You need to make it more plain when you joke around like that
Defender *is* bundled in later versions of Windows. Look, far be it from me to defend M$, but as far as the free AVs go, I've recommended MSSE to a lot of my clients. It runs quietly and unobtrusively and doesn't constantly ask the user to make decisions he may not have a clue about, and it doesn't nag you to ***BUY OUR PAID VERSION ZOMFG*** every five minutes. It does its job reasonably well, albeit not perfectly, and like others I'm a little skeptical of this outfit's testing methodology and results. FWIW, out in the field servicing customers' machine I'm seeing fewer virus infections lately and more adware/crapware infections on W7+. XP is another matter. It's always been a Petri dish.
Pretty much every note, every inch of tape that the Beatles ever produced has been bootlegged. Collectors like me already have all this stuff, though maybe the new releases might have better sound quality. The Beatles themselves would be first to admit that some of this was substandard work though, which is why it wasn't released back then in the first place
About a year I was part of a team of contractors that rolled out new hardware at an aviation/pilot training school. The new boxes were top of the line Xeons with 16GB of RAM and W7/64 preinstalled. Part of our job was to *install 32-bit XP on the machines* because the old training software hadn't been sufficiently tested to the satisfaction of the company on W7, even though the head IT manager had tested it and it worked fine. Since then I've wondered what they'll do come April.
Please help me out here. I'm asking seriously. If all you need to do to succeed at bitcoin mining is throw computer resources at it, and they are $1000 apiece, then why aren't all the world's supercomputers on the job making a thousand bucks a minute? The answer is of course, they have more important things to do. But even if they don't, they have the capacity to. It doesn't make sense to me. The whole currency could be deflated to nothing in one swell foop. If it could be so easily destroyed, then is its foundation really a solid one. I await enlightenment.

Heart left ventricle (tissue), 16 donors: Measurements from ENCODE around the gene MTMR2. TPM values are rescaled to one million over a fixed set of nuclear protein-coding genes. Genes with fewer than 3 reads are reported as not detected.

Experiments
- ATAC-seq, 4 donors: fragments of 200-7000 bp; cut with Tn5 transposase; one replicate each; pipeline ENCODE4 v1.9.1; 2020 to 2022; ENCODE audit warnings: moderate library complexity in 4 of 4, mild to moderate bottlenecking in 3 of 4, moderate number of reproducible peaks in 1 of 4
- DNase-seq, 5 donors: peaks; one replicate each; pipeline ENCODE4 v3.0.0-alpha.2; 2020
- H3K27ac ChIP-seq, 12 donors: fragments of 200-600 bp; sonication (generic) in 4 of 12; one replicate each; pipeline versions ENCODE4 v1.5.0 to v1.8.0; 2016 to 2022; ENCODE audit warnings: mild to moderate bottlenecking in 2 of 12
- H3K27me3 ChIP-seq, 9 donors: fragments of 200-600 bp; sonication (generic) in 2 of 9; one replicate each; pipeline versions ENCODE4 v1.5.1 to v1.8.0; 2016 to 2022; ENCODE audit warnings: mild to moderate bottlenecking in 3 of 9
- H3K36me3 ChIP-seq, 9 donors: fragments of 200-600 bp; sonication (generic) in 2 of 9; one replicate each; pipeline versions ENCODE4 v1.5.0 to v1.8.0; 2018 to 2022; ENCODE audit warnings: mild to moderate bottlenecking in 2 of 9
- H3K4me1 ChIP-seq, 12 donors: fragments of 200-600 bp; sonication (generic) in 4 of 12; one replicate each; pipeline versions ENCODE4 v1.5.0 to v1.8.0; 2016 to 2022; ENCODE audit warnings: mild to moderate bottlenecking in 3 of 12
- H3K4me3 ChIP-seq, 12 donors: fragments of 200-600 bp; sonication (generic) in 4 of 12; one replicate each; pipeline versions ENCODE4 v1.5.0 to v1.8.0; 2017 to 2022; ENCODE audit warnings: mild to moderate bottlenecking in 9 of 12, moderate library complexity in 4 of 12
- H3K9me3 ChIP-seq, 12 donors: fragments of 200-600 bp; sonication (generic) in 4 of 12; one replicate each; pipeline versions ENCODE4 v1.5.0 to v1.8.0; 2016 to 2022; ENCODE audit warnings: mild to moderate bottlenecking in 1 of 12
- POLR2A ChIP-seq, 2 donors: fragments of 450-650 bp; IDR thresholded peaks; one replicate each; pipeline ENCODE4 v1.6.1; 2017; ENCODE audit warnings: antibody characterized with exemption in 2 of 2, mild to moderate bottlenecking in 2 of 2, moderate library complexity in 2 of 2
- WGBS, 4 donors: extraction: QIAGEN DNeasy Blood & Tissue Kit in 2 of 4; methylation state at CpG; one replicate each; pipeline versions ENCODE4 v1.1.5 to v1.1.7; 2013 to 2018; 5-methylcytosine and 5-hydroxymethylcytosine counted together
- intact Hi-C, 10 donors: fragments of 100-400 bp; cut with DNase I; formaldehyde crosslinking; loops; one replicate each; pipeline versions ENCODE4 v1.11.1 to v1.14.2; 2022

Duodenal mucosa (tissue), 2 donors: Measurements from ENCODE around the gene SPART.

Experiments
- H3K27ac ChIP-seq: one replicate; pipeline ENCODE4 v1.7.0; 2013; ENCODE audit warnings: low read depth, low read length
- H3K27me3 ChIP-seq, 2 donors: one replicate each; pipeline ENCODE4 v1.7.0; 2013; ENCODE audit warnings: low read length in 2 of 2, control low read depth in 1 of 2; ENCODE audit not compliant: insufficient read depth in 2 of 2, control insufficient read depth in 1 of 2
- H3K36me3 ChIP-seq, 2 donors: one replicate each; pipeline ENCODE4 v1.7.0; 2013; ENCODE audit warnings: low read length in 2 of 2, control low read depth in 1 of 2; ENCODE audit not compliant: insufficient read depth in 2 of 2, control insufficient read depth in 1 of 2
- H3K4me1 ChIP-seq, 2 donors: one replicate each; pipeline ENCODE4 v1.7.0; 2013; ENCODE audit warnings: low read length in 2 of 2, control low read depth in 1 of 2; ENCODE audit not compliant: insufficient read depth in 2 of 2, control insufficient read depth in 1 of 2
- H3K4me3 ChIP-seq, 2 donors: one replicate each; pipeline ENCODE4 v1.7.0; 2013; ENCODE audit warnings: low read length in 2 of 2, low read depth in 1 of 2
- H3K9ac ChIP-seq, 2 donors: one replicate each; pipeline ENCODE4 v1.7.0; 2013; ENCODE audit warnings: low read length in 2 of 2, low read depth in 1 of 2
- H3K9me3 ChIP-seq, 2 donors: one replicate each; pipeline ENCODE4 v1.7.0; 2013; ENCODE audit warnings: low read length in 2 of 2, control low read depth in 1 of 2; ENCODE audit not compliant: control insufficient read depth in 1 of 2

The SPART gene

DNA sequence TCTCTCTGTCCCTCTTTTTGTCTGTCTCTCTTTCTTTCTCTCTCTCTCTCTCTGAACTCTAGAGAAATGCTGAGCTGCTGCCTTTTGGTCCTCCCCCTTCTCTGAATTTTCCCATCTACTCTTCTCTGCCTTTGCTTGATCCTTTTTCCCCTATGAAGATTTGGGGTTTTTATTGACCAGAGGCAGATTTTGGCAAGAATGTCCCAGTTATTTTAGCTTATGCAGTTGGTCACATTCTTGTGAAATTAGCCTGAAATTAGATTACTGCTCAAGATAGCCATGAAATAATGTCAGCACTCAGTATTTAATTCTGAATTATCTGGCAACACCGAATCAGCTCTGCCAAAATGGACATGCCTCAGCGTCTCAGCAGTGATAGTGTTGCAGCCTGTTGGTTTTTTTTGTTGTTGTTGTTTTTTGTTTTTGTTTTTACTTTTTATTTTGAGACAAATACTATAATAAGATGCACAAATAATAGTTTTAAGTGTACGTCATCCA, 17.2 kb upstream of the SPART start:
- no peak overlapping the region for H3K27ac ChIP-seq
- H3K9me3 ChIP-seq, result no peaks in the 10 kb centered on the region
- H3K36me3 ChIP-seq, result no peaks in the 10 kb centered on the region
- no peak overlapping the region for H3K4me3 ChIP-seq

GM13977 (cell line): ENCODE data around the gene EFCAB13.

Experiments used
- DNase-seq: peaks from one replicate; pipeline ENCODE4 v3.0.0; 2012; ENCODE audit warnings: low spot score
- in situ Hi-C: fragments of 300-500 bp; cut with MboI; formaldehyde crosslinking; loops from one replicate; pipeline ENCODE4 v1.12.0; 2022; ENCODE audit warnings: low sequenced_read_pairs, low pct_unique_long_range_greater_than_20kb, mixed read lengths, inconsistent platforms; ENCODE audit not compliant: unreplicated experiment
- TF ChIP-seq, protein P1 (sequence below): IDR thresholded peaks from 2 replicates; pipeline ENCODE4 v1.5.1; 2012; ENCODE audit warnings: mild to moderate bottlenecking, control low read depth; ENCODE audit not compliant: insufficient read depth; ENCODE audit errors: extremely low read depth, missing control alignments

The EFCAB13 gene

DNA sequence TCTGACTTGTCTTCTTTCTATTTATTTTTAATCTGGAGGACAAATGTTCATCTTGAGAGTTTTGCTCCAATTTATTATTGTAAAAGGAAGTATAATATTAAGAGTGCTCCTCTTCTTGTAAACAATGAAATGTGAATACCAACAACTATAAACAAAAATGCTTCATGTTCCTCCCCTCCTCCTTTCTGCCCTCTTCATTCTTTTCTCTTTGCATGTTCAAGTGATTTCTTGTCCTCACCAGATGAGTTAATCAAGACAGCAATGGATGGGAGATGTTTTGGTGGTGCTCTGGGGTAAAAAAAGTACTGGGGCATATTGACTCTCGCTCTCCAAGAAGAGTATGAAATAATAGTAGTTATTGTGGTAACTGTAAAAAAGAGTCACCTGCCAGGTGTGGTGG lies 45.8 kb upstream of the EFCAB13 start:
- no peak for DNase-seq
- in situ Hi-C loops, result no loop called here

I'd leave Microsoft and get another job
Insightful but when the artist only makes at best 0.0084 oout of the 1.0000 pie, you have to wonder a little about who's getting screwed while everyone else laughs on the way to the bank.
That is precisely the opposite of my experience with Anandtech. When I was shopping for an SSD 18 mos. ago I investigated thoroughly which one to get. The site's negative reviews of OCZ products and their failrue rate jumped out at me. (I ended up getting an Intel 520 Series one, which had stellar reviews from every site I visited)
Anandtech, Ars, and Tom's
Can someone expain to me why I should give up a high-end gaming PC in exchange for selling my soul to Microsoft (or Sony)?
I used SuSE from 2004 until the fall of 2011, when I switched to Mint. I like both of them, and Mint "just works" out of the box better than SuSE. The lack of nVidia proprietary drivers is a showstopper for my purposes, and requiring root privileges to access NTFS drives might be a security feature, but to me it's a headache. I say all this in the spirit of constructive criticism. However, once you get SuSE configured like you want it, it runs like a champ. I love YAST; it's everything all in one place.
But I *am* fed up with Ubuntu!
I've been using Mint for about a year now, through 13 and 15. I love how it 'just works' out of the box, but I'm switching back to SuSE today. It takes a little time to configure, but I've never had any trouble with past versions
It went from Phoenix to Firebird, then to Firefox